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Home Wellness Research Autism Breastfeeding, infant formula supplementation, and Autistic Disorder: the results of a parent survey

Breastfeeding, infant formula supplementation, and Autistic Disorder: the results of a parent survey

Tuesday, 10 February 2009 13:50
Stephen T Schultz 1,2,5, Hillary S Klonoff-Cohen 1, Deborah L Wingard 1, Natacha A Akshoomoff 3, Caroline A Macera 2, Ming Ji 2 and Christopher Bacher 4
  1. Division of Epidemiology, Department of Family and Preventive Medicine, School of Medicine, University of California, San Diego, USA
  2. Graduate School of Public Health, San Diego State University, USA
  3. Department of Psychiatry, University of California, San Diego, USA
  4. Autism Internet Research Survey, New Jersey, USA
  5. Dental Corps, United States Navy, San Diego, USA
International Breastfeeding Journal 2006, 1:16doi:10.1186/1746-4358-1-16

The electronic version of this article is the complete one and can be found online at: www.internationalbreastfeedingjournal.com/content/1/1/16
Received: 19 July 2006
Accepted: 15 September 2006
Published: 15 September 2006

© 2006 Schultz et al; licensee BioMed Central Ltd.
This is an Open Access article distributed under the terms of the Creative Commons Attribution License (http://creativecommons.org/licenses/by/2.0), which permits unrestricted use, distribution, and reproduction in any medium, provided the original work is properly cited.

Abstract

Background
Although Autistic Disorder is associated with several congenital conditions, the cause for most cases is unknown. The present study was undertaken to determine whether breastfeeding or the use of infant formula supplemented with docosahexaenoic acid and arachidonic acid is associated with Autistic Disorder. The hypothesis is that breastfeeding and use of infant formula supplemented with docosahexaenoic acid/arachidonic acid are protective for Autistic Disorder.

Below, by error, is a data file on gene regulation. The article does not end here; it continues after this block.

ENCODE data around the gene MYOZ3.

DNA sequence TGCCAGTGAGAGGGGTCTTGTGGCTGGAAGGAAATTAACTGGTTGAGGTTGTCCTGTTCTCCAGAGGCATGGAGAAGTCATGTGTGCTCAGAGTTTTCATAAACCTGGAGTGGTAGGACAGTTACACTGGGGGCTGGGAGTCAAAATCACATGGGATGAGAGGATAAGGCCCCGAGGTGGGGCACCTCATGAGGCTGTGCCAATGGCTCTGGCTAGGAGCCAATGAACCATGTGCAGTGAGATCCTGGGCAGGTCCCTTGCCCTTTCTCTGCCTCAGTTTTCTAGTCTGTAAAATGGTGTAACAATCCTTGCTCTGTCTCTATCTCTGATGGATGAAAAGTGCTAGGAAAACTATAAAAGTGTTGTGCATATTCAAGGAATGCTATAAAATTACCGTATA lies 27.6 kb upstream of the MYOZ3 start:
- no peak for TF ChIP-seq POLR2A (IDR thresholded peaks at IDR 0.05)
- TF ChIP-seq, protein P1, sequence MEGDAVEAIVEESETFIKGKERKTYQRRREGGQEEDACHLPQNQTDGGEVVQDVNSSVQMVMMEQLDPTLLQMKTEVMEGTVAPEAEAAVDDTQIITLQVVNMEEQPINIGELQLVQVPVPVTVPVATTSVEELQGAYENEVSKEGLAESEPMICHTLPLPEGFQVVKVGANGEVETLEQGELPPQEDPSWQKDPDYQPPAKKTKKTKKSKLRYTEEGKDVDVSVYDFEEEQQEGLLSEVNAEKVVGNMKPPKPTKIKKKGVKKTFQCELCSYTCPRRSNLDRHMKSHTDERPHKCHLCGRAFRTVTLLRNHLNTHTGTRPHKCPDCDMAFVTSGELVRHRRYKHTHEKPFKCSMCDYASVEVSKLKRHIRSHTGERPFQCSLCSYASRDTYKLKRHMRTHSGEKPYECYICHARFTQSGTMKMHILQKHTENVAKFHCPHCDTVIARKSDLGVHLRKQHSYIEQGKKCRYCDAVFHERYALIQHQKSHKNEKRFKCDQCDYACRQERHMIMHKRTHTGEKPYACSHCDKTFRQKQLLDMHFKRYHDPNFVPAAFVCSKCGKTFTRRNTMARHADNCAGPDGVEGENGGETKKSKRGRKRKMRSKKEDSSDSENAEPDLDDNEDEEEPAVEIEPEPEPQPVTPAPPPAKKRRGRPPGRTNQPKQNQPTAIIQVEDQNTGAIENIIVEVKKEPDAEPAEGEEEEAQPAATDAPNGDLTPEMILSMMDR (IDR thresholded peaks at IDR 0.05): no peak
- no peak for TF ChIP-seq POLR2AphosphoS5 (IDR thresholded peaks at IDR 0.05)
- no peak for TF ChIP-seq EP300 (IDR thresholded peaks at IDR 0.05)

Methods
This is a case-control study using data from the Autism Internet Research Survey, an online parental survey conducted from February to April 2005 with results for 861 children with Autistic Disorder and 123 control children. The analyses were performed using logistic regression.

Results
Absence of breastfeeding when compared to breastfeeding for more than six months was significantly associated with an increase in the odds of having autistic disorder when all cases were considered (OR 2.48, 95% CI 1.42, 4.35) and after limiting cases to children with regression in development (OR 1.95, 95% CI 1.01, 3.78). Use of infant formula without docosahexaenoic acid and arachidonic acid supplementation versus exclusive breastfeeding was associated with a significant increase in the odds of autistic disorder when all cases were considered (OR 4.41, 95% CI 1.24, 15.7) and after limiting cases to children with regression in development (OR 12.96, 95% CI 1.27, 132).

Conclusion
The results of this preliminary study indicate that children who were not breastfed or were fed infant formula without docosahexaenoic acid/arachidonic acid supplementation were significantly more likely to have autistic disorder.